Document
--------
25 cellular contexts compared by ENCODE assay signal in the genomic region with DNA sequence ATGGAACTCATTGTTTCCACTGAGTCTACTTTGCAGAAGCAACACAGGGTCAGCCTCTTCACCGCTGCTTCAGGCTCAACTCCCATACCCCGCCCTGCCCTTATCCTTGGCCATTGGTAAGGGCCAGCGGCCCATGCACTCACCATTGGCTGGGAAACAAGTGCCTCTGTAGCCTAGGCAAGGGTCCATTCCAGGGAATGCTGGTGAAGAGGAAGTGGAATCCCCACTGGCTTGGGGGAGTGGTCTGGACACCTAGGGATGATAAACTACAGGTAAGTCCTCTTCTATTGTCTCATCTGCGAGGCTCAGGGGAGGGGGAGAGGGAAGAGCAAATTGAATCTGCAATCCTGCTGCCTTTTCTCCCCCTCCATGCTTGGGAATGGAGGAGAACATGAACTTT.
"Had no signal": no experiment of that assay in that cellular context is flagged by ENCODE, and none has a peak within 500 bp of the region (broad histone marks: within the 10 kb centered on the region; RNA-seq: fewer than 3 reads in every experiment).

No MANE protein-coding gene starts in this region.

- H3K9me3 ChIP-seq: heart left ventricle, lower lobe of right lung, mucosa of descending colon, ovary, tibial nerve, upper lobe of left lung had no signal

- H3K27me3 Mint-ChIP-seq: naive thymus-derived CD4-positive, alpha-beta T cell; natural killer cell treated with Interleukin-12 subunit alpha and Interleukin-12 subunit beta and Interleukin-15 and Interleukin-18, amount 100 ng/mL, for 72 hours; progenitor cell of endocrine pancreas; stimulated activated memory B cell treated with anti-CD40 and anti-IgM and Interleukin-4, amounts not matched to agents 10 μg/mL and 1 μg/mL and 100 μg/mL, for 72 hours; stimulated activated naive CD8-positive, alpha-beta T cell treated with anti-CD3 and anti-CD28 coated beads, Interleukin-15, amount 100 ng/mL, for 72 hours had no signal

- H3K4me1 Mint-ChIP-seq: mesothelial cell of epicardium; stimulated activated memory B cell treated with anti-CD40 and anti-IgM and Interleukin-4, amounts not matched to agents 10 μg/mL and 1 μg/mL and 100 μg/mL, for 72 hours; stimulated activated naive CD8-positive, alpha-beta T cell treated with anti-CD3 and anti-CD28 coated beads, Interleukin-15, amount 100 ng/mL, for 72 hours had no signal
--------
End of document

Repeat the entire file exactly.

25 cellular contexts compared by ENCODE assay signal in the genomic region with DNA sequence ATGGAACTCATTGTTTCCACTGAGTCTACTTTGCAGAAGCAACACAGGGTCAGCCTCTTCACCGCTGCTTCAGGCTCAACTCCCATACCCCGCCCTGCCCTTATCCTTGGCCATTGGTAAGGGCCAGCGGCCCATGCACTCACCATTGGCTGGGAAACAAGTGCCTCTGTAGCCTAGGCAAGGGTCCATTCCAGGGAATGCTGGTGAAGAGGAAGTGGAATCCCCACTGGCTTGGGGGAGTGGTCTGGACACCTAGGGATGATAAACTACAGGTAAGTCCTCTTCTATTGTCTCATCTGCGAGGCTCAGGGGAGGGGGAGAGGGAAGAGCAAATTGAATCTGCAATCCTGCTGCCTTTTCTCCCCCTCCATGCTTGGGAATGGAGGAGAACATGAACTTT.
"Had no signal": no experiment of that assay in that cellular context is flagged by ENCODE, and none has a peak within 500 bp of the region (broad histone marks: within the 10 kb centered on the region; RNA-seq: fewer than 3 reads in every experiment).

No MANE protein-coding gene starts in this region.

- H3K9me3 ChIP-seq: heart left ventricle, lower lobe of right lung, mucosa of descending colon, ovary, tibial nerve, upper lobe of left lung had no signal

- H3K27me3 Mint-ChIP-seq: naive thymus-derived CD4-positive, alpha-beta T cell; natural killer cell treated with Interleukin-12 subunit alpha and Interleukin-12 subunit beta and Interleukin-15 and Interleukin-18, amount 100 ng/mL, for 72 hours; progenitor cell of endocrine pancreas; stimulated activated memory B cell treated with anti-CD40 and anti-IgM and Interleukin-4, amounts not matched to agents 10 μg/mL and 1 μg/mL and 100 μg/mL, for 72 hours; stimulated activated naive CD8-positive, alpha-beta T cell treated with anti-CD3 and anti-CD28 coated beads, Interleukin-15, amount 100 ng/mL, for 72 hours had no signal

- H3K4me1 Mint-ChIP-seq: mesothelial cell of epicardium; stimulated activated memory B cell treated with anti-CD40 and anti-IgM and Interleukin-4, amounts not matched to agents 10 μg/mL and 1 μg/mL and 100 μg/mL, for 72 hours; stimulated activated naive CD8-positive, alpha-beta T cell treated with anti-CD3 and anti-CD28 coated beads, Interleukin-15, amount 100 ng/mL, for 72 hours had no signal